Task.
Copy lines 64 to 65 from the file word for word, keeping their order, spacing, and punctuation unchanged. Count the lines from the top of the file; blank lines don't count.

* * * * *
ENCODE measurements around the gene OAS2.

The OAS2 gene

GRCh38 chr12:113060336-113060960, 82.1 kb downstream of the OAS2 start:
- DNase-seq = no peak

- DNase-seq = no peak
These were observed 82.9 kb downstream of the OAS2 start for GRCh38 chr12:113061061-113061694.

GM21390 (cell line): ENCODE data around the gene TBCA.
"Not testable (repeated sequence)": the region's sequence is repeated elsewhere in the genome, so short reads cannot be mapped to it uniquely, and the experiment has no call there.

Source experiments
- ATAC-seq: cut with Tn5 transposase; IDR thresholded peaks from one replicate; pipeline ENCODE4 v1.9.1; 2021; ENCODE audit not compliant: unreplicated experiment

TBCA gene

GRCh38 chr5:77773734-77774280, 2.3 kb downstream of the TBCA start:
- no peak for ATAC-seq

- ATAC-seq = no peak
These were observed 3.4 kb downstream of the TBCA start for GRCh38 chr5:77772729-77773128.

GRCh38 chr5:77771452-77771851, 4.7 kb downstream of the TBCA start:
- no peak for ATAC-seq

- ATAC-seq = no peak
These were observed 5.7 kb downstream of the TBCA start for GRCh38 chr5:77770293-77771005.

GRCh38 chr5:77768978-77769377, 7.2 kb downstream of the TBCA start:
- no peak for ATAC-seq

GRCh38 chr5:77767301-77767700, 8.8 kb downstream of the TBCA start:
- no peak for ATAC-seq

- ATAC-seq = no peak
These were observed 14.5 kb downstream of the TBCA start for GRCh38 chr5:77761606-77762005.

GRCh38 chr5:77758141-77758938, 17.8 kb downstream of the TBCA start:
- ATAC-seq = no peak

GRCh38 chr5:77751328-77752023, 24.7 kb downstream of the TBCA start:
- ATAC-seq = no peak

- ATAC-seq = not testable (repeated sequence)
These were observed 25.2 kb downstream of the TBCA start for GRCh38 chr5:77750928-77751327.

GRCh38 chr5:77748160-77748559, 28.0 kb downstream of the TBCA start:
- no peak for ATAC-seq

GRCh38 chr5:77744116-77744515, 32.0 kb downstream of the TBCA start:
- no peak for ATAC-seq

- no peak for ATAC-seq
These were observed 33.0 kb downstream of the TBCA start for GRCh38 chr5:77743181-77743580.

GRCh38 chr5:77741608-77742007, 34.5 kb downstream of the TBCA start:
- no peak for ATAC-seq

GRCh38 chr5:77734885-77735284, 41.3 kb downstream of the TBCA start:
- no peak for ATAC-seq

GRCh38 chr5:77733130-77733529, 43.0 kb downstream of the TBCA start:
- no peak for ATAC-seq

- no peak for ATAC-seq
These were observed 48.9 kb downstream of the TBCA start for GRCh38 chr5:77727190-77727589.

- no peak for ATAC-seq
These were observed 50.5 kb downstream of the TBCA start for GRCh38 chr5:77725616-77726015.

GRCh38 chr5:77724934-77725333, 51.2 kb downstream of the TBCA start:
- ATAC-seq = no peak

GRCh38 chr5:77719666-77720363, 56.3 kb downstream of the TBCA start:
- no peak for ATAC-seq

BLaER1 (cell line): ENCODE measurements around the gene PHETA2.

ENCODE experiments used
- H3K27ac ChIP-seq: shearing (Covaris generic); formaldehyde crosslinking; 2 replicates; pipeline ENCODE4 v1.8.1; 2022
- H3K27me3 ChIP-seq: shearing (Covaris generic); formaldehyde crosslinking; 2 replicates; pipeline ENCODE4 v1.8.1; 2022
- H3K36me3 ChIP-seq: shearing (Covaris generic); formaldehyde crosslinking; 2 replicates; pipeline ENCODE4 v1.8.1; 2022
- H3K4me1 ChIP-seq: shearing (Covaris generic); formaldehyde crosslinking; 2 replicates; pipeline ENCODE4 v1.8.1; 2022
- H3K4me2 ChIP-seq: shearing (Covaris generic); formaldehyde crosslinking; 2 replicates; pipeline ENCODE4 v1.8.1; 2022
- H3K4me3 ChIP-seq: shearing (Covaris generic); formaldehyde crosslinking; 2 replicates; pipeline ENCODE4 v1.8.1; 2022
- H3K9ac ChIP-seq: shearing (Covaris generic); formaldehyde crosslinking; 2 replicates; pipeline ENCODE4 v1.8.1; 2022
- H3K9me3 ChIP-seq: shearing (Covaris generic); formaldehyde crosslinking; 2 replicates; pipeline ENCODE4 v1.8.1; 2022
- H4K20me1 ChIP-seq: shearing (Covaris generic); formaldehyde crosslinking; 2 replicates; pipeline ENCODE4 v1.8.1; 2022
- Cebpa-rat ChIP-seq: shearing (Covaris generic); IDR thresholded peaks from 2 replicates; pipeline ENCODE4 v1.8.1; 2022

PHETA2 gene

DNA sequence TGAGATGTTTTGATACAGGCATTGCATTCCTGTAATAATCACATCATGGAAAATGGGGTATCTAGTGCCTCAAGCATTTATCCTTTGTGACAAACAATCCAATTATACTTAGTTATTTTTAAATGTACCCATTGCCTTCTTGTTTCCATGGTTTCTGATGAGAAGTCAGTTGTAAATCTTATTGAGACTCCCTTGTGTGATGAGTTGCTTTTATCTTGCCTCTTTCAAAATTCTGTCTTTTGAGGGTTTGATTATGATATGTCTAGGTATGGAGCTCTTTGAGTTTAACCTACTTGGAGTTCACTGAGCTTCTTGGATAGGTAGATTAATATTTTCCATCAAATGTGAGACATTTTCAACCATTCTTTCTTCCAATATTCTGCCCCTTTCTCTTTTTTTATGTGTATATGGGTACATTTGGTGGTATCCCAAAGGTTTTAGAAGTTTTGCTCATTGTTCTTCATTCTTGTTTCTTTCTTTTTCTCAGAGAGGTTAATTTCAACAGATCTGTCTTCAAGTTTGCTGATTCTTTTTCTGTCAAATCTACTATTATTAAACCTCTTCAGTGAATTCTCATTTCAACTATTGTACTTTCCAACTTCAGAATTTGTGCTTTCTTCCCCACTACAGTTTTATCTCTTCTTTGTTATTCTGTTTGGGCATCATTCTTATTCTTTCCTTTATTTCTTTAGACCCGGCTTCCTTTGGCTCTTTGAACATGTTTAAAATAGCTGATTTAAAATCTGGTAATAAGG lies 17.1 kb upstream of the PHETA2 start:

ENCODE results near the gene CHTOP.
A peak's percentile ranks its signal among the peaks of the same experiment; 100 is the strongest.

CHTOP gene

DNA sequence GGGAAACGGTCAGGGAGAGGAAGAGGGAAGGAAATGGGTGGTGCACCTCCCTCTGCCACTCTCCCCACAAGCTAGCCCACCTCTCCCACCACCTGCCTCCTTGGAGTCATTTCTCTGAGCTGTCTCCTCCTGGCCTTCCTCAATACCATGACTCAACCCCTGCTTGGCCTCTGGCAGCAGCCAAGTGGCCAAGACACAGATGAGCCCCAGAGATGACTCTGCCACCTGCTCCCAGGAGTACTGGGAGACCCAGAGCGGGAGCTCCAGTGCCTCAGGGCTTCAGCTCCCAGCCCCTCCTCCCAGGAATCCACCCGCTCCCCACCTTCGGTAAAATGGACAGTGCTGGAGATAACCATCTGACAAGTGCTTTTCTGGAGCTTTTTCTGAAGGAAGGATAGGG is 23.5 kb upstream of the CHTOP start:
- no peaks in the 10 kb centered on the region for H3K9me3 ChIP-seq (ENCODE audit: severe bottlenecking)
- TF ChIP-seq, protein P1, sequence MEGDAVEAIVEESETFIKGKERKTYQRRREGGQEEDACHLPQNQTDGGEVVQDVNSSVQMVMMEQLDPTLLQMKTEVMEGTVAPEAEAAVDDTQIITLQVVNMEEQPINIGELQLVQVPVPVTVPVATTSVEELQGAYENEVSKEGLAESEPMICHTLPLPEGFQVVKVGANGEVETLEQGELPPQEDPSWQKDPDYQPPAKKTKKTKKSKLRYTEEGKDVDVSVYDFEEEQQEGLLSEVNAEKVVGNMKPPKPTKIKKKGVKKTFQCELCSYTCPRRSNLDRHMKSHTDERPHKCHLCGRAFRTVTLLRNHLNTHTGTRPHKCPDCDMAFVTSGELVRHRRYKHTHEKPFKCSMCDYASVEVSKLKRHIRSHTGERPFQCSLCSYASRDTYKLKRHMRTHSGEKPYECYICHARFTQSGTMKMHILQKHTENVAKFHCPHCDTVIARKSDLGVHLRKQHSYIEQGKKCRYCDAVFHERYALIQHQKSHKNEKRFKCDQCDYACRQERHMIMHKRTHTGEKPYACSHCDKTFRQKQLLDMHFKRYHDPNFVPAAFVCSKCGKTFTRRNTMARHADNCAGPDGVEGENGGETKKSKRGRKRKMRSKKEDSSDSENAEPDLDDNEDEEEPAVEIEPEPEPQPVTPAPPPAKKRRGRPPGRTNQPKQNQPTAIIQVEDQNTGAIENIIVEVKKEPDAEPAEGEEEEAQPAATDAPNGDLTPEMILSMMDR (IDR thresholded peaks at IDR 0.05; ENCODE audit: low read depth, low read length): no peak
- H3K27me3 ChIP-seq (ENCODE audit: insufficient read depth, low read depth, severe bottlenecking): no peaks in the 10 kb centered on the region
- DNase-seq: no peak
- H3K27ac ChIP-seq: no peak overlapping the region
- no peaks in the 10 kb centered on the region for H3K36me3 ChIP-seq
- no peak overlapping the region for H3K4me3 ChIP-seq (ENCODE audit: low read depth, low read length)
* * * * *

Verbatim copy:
PHETA2 gene

DNA sequence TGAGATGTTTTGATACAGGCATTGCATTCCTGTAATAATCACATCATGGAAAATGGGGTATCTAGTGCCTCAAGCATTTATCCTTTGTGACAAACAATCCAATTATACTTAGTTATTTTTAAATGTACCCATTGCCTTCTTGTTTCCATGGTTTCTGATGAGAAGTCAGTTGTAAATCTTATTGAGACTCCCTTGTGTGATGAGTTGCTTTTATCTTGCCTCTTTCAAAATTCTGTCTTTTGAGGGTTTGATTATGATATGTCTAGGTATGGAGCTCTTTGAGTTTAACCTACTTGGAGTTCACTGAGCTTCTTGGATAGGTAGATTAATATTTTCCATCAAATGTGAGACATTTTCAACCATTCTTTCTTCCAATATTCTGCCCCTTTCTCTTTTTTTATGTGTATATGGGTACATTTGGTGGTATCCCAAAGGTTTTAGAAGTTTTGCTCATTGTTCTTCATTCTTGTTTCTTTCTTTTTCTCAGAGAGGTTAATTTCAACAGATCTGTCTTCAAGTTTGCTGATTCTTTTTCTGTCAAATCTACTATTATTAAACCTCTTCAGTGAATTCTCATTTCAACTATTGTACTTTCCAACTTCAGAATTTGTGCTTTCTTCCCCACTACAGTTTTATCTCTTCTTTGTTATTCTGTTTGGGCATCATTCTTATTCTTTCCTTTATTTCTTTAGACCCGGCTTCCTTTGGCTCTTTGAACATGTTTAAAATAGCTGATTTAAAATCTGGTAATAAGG lies 17.1 kb upstream of the PHETA2 start: